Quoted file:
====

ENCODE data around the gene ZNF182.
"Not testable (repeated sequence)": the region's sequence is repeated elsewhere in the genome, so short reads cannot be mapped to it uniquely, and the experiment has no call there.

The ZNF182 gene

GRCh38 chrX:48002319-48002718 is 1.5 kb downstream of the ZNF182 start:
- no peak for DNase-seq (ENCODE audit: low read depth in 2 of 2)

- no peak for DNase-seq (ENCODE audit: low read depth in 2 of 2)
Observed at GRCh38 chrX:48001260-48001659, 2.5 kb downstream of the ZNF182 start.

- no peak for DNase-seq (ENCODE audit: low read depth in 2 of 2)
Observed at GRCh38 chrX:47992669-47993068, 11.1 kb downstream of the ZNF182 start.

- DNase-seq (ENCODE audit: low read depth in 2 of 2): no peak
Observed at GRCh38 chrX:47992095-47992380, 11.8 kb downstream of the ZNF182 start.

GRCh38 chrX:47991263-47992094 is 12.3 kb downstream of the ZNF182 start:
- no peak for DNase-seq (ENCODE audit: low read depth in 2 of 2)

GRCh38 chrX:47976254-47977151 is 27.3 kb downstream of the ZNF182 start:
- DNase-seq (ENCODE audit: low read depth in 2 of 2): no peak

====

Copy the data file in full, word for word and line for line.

ENCODE data around the gene ZNF182.
"Not testable (repeated sequence)": the region's sequence is repeated elsewhere in the genome, so short reads cannot be mapped to it uniquely, and the experiment has no call there.

The ZNF182 gene

GRCh38 chrX:48002319-48002718 is 1.5 kb downstream of the ZNF182 start:
- no peak for DNase-seq (ENCODE audit: low read depth in 2 of 2)

- no peak for DNase-seq (ENCODE audit: low read depth in 2 of 2)
Observed at GRCh38 chrX:48001260-48001659, 2.5 kb downstream of the ZNF182 start.

- no peak for DNase-seq (ENCODE audit: low read depth in 2 of 2)
Observed at GRCh38 chrX:47992669-47993068, 11.1 kb downstream of the ZNF182 start.

- DNase-seq (ENCODE audit: low read depth in 2 of 2): no peak
Observed at GRCh38 chrX:47992095-47992380, 11.8 kb downstream of the ZNF182 start.

GRCh38 chrX:47991263-47992094 is 12.3 kb downstream of the ZNF182 start:
- no peak for DNase-seq (ENCODE audit: low read depth in 2 of 2)

GRCh38 chrX:47976254-47977151 is 27.3 kb downstream of the ZNF182 start:
- DNase-seq (ENCODE audit: low read depth in 2 of 2): no peak